So, why then do opponents continue to downplay the economy and the tax cuts that lead to it. Of course, in the last few years it has been criticism by ommission. You aren't going to find to many newspapers or broadcast news organization say much about the economy these days. In years, past there was all sorts of criticism. For a while it was the jobless recovery, then the deficit, and after a while Bush opponents scoured the economic numbers to find anything negative. At one point, the Democrats were bemoaning the small savings rate, as if the President could possibly affect how much people saved, or more importantly, savings, in a vacuum, is any measure of economic performance. In another episode, Democrats bemoaned stagflating wages, another meaningless number since most people get paid in something besides wages. (I, for instance, work in straight commission, and between bonuses, overtime, stock options, and commission for people like me, wages have become an outdated tool) Bush opponents have used any number they could find to convince the public not to believe what is obvious and in front of them.

That's the thing about economics. It is filled with numbers and statistics, and someone can find a number to back up whatever assertion they want. One can pray on a naive public to tell any story they want. For instance, how many times have I heard a Democrat proclaim that during the Clinton years we had a surplus while we now have a deficit. None of them of course ever say the consequences of having too great a deficit, which is high interest rates, which of course we don't have. Furthermore, I again go back to my first MacroEconomics class. I learned that during times of economic boom, the 1990's, we have surpluses and during times of recession, the early 2000's, we have deficits. These, I learned, are not only natural but necessary. Also, I learned that surprise, surpries, during times of war countries also run up deficits.

How many Democrats uttered the words, "tax cuts for the rich". Of course, this is an outright lie. Every tax bracket, including but not exclusively the rich, lowered their rate. The Democrats proclaimed that in dollar terms the rich got the overwhelming piece of the tax cuts. Well, in the words of any third grader, duh. The rich make the overwhelming amount of money and pay the overwhelming amount of the taxes. 3% of 50,000 dollars is a lot less than 3% of 1 million dollars. Of course, the rich got the biggest part of the tax cuts, their pool is by far larger. A millionaire pays more in taxes than most people make in income. They played the traditional class warfare, pitting the wealthy Republicans versus the middle class of the Democrats. Well as Gregg Jackson pointed out in Conservative Comebacks to Liberal Lies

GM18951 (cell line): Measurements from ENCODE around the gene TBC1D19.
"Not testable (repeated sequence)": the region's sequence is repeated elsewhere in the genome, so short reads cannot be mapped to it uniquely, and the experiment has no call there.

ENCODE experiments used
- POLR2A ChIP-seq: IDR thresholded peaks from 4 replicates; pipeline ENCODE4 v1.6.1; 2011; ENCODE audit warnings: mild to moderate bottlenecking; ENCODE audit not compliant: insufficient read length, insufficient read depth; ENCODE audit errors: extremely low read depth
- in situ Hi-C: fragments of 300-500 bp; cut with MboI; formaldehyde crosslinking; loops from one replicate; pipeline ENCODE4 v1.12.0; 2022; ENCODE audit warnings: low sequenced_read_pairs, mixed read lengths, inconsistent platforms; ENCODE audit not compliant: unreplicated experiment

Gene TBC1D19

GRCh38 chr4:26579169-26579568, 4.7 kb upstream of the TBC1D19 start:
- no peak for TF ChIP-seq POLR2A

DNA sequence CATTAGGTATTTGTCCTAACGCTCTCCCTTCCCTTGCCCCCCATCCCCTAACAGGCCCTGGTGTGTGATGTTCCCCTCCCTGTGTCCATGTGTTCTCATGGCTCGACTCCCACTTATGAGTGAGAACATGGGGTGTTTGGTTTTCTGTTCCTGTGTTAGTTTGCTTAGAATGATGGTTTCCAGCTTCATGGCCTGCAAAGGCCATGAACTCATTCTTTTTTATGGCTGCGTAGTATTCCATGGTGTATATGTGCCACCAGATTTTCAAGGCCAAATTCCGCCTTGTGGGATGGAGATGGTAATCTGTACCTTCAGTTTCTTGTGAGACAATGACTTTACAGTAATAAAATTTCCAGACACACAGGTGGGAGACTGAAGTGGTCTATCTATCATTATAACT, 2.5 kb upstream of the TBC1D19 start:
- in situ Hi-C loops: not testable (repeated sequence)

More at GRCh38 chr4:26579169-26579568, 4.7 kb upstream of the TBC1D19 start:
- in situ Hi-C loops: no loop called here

targeted tax cuts, the kind the Democrats bemoaned, are nothing more than a form of communism, where the poor are propped up on the backs of the wealthy. Furthermore, logic tells us that it is the wealthy, not the middle class, that creates jobs. A three percent tax cut for someone making fifty thousand may put more money in their pockets, but they won't hire any new workers as a result of it. A millionaire on the other hand, is something totally different.

In the last five years, fatalist everywhere have bemoaned the upcoming doom of the economy, from gas prices to hurricanes, and now the Sub prime crisis we seem to always be just around the corner from a collapse. Despite all of these calls the economy motors ahead. The June jobs numbers were once again surprisingly strong and we are well on our way to another year where the economy grows about 2 million new jobs. This will be the fourth year in a row (2004, 2005, 2006, and 2007) that this will happen.

What bothers me most is that the same people criticizing Bush's record on the economy also point to the economy is the single best accomplishment of Bill Clinton. Well, to those, I have two words, Calvin Coolidge,, he also presided over a wonderful economy fueled by speculators that crashed right after he left office, and no one considers him a great President these days.Bush made a catalyst, the tax cuts, for the boom that followed. His economy wasn't propped up by the mirage of the internet boom, and yet those same people consider Clinton's record on the economy excellent, while Bush's is consdered a failure, and they all do it, either because they don't understand economics, or hope the public at large doesn't.